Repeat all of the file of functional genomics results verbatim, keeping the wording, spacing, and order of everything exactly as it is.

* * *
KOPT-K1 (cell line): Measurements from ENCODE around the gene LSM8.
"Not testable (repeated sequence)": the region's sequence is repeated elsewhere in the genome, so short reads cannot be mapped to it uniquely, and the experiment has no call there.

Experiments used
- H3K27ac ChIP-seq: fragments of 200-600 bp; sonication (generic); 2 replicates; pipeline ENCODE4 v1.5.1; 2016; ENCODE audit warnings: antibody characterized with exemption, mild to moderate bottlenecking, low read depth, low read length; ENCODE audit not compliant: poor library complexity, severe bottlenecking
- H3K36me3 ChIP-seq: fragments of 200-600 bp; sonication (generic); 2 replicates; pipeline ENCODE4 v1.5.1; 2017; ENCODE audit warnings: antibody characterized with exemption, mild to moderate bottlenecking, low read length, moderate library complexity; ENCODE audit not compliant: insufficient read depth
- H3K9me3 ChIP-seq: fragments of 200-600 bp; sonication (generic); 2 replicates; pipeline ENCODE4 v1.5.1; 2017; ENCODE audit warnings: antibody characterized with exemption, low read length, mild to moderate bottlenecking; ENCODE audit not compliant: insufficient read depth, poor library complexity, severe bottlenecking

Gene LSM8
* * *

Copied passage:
KOPT-K1 (cell line): Measurements from ENCODE around the gene LSM8.
"Not testable (repeated sequence)": the region's sequence is repeated elsewhere in the genome, so short reads cannot be mapped to it uniquely, and the experiment has no call there.

Experiments used
- H3K27ac ChIP-seq: fragments of 200-600 bp; sonication (generic); 2 replicates; pipeline ENCODE4 v1.5.1; 2016; ENCODE audit warnings: antibody characterized with exemption, mild to moderate bottlenecking, low read depth, low read length; ENCODE audit not compliant: poor library complexity, severe bottlenecking
- H3K36me3 ChIP-seq: fragments of 200-600 bp; sonication (generic); 2 replicates; pipeline ENCODE4 v1.5.1; 2017; ENCODE audit warnings: antibody characterized with exemption, mild to moderate bottlenecking, low read length, moderate library complexity; ENCODE audit not compliant: insufficient read depth
- H3K9me3 ChIP-seq: fragments of 200-600 bp; sonication (generic); 2 replicates; pipeline ENCODE4 v1.5.1; 2017; ENCODE audit warnings: antibody characterized with exemption, low read length, mild to moderate bottlenecking; ENCODE audit not compliant: insufficient read depth, poor library complexity, severe bottlenecking

Gene LSM8